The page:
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Case-hardening Treatments For Various Steels
Plain water, salt water and linseed oil are the three most co...

Ebbw Vale And The Bessemer Process
After his British Association address in August 1856, Besseme...

The Modern Hardening Room
A hardening room of today means a very different place from ...

Quenching The Work
In some operations case-hardened work is quenched from the bo...

Rate Of Cooling
At the option of the manufacturer, the above treatment of gea...

Lathe And Planer Tools
FORGING.--Gently warm the steel to remove any chill, is parti...

Heavy Forging Practice
In heavy forging practice where the metal is being worked at...

Leeds And Northrup Optical Pyrometer
The principles of this very popular method of measuring tempe...

Impact Tests
Impact tests are of considerable importance as an indication ...

Critical Points
One of the most important means of investigating the properti...

Bessemer Process
The bessemer process consists of charging molten pig iron int...

Detrimental Elements
Sulphur and phosphorus are two elements known to be detrimen...

Pyrometry And Pyrometers
A knowledge of the fundamental principles of pyrometry, or th...

Connecting Rods
The material used for all connecting rods on the Liberty engi...

Annealing Of Rifle Components At Springfield Armory
In general, all forgings of the components of the arms manufa...

Preparing Parts For Local Case-hardening
At the works of the Dayton Engineering Laboratories Company, ...

Refining The Grain
This is remedied by reheating the piece to a temperature slig...

The Theory Of Tempering
Steel that has been hardened is generally harder and more br...

Non-shrinking Oil-hardening Steels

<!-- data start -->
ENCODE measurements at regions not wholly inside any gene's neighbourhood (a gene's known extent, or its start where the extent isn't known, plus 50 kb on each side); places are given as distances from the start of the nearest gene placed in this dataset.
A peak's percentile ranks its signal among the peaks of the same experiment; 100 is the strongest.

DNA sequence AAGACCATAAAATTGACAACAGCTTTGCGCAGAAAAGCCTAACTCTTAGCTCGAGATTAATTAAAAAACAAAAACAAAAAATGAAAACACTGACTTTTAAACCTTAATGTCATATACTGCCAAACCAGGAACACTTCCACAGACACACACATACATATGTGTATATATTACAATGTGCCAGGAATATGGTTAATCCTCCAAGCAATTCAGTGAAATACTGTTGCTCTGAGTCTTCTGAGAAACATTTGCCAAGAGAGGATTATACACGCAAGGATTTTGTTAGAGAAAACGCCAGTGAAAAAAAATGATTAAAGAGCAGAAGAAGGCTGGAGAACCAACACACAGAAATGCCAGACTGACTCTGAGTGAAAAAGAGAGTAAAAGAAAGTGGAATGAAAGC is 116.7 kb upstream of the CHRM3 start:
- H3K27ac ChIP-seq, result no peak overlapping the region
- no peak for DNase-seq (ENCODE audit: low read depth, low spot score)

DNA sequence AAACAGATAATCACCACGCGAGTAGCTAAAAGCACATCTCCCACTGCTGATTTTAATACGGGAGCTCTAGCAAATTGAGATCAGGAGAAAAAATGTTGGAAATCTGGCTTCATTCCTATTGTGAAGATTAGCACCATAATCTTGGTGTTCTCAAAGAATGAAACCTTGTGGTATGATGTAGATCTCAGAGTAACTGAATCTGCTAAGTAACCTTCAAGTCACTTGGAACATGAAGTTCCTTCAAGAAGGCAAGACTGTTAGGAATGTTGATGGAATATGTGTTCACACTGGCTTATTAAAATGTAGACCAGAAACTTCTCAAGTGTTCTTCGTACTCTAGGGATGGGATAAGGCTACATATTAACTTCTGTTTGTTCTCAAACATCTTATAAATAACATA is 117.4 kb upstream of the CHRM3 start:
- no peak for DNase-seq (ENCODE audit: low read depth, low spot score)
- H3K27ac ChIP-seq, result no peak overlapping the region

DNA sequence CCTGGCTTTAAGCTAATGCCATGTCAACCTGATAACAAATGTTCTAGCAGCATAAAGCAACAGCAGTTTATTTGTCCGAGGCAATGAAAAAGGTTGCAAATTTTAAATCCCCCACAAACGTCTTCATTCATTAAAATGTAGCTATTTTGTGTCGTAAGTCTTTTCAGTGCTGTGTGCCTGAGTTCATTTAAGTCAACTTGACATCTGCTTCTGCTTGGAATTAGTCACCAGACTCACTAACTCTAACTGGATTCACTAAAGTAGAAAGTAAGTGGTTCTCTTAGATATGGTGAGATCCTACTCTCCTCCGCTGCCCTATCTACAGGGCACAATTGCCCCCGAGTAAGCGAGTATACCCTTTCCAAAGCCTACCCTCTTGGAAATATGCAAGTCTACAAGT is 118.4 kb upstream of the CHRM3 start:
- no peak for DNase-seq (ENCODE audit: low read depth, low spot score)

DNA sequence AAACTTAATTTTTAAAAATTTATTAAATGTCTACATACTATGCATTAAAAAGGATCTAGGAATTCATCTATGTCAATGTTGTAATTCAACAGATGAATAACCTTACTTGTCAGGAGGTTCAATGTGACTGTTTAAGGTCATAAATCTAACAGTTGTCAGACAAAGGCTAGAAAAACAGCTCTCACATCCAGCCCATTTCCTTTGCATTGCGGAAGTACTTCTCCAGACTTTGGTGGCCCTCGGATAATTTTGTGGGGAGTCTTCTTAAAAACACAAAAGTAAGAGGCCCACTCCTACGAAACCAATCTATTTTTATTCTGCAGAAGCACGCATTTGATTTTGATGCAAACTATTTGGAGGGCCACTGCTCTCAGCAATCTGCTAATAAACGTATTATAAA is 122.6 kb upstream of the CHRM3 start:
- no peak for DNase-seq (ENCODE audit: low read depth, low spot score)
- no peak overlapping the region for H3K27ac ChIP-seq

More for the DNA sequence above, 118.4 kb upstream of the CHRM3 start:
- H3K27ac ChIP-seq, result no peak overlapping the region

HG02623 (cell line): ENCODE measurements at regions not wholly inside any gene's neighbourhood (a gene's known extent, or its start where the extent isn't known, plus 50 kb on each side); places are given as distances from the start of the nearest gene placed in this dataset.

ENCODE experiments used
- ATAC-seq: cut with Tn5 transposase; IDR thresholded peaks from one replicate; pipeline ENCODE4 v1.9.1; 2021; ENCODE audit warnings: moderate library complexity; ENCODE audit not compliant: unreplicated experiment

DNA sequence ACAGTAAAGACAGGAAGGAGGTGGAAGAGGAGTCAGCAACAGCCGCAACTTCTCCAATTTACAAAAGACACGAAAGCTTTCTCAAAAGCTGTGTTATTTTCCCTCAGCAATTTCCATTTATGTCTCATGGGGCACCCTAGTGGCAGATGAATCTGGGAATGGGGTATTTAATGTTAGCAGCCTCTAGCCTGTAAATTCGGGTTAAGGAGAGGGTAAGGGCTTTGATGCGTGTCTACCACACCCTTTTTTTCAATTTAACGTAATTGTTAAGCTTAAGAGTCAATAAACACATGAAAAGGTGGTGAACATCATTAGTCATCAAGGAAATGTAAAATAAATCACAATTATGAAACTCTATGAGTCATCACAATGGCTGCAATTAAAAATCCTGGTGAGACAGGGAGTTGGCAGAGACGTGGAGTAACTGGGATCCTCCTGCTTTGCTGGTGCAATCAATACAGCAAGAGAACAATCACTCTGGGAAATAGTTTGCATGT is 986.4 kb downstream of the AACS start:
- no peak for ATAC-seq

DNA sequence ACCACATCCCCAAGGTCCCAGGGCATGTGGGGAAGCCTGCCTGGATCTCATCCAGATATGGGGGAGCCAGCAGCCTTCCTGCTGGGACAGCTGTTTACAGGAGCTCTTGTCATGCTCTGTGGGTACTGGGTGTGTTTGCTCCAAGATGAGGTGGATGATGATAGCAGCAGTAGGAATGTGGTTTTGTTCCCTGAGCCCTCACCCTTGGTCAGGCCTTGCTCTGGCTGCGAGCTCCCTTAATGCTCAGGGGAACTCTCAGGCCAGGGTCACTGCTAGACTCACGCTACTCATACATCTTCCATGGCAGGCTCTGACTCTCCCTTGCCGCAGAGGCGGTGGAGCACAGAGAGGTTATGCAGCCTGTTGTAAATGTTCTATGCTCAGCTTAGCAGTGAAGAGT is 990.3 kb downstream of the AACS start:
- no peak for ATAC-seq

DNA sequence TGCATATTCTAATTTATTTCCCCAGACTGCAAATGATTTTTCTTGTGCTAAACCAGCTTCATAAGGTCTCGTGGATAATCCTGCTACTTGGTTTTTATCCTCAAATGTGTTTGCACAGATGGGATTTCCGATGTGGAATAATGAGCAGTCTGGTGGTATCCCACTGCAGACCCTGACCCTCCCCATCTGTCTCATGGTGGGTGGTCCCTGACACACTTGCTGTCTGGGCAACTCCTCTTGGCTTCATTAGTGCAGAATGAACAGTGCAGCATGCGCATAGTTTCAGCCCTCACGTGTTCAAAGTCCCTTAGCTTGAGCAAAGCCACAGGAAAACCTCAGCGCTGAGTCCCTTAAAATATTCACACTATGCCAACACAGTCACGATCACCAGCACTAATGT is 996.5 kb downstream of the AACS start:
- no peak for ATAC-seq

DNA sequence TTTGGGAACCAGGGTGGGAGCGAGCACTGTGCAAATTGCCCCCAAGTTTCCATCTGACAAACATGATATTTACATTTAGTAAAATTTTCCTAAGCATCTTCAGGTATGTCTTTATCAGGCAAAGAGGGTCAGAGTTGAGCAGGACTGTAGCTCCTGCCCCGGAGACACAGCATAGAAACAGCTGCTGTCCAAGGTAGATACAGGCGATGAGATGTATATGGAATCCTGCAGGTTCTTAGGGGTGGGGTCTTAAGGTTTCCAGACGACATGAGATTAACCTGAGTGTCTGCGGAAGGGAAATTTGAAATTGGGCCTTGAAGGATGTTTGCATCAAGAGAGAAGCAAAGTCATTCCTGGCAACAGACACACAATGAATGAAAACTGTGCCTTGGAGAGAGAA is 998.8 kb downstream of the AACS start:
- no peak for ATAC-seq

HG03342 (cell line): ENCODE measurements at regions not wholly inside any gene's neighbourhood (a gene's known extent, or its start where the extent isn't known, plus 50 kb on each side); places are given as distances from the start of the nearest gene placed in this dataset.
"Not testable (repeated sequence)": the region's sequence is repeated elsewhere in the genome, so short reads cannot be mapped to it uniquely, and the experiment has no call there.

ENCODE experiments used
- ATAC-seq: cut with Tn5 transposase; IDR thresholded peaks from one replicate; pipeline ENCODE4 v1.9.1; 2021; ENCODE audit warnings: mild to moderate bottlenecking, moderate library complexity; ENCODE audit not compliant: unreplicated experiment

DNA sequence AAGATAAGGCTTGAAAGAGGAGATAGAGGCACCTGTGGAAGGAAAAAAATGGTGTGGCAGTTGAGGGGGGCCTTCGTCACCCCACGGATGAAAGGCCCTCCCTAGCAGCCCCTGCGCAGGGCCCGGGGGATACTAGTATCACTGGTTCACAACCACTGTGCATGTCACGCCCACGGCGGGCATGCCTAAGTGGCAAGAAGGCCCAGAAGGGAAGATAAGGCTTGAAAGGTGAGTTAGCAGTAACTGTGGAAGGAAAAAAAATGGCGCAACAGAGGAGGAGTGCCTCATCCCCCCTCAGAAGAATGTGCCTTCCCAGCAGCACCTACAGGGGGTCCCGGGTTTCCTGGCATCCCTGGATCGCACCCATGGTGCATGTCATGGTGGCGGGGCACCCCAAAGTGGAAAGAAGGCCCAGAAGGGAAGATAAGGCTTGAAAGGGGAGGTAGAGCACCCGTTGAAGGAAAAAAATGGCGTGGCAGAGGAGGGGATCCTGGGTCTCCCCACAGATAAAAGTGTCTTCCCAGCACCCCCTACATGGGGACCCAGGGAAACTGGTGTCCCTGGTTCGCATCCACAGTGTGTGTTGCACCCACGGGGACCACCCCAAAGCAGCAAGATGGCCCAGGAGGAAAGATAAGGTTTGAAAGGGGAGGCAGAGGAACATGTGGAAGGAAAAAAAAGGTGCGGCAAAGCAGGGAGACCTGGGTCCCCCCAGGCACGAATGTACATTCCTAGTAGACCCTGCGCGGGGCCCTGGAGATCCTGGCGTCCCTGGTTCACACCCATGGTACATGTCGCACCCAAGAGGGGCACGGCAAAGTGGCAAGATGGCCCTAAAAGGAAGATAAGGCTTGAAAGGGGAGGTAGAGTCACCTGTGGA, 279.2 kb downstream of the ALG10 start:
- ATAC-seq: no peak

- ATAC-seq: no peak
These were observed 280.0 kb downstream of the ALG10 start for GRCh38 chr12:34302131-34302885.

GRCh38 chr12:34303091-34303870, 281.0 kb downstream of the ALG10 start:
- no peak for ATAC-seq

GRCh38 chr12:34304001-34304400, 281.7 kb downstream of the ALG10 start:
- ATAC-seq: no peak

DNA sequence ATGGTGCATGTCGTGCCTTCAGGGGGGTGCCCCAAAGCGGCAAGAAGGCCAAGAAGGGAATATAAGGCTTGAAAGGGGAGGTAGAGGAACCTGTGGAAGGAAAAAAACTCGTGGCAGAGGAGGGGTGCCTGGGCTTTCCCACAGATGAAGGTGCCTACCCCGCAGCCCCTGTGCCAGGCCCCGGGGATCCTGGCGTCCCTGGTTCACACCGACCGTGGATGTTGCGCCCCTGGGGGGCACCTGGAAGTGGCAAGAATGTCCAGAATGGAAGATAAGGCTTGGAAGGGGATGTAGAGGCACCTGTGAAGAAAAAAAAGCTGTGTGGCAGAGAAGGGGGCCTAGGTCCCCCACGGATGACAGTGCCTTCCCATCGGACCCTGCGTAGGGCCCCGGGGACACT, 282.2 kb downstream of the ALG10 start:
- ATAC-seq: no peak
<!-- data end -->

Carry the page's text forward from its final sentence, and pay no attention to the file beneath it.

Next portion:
Certain steels have a very low rate of expansion and contract...

Corrosion
This steel like any other steel when distorted by cold worki...



Knowing What Takes Place






Category: HARDENING CARBON STEEL FOR TOOLS

How are we to know if we have given a
piece of steel the very best possible treatment?

The best method is by microscopic examination of polished and etched
sections, but this requires a certain expense for laboratory equipment
and upkeep, which may prevent an ordinary commercial plant from
attempting such a refinement. It is highly recommended that any
firm that has any large amount of heat treatment to do, install
such an equipment, which can be purchased for from $250 to $500.
Its intelligent use will save its cost in a very short time.

The other method is by examination of fractures of small test bars.
Steel heated to its correct temperatures will show the finest possible
grain, whereas underheated steel has not had its grain structure
refined sufficiently, and so will not be at its best. On the other
hand, overheated steel will have a coarser structure, depending
on the extent of overheating.

To determine the proper quenching temperature of any particular
grade of steel it is only necessary to heat pieces to various
temperatures not more than 20 deg.C. (36 deg.F.) apart, quench in water,
break them, and examine the fractures. The temperature producing
the finest grain should be used for annealing and hardening.

Similarly, to determine tempering temperatures, several pieces
should be hardened, then tempered to various degrees, and cooled
in air. Samples, say six, reheated to temperatures varying by 100 deg.
from 300 to 800 deg.C. will show a considerable range of properties,
and the drawing temperature of the piece giving the desired results
can be used.

For drawing tempers up to 500 deg.F. oil baths of fresh cotton seed
oil can be safely and satisfactorily used. For higher temperature
a bath of some kind of fused salt is recommended.





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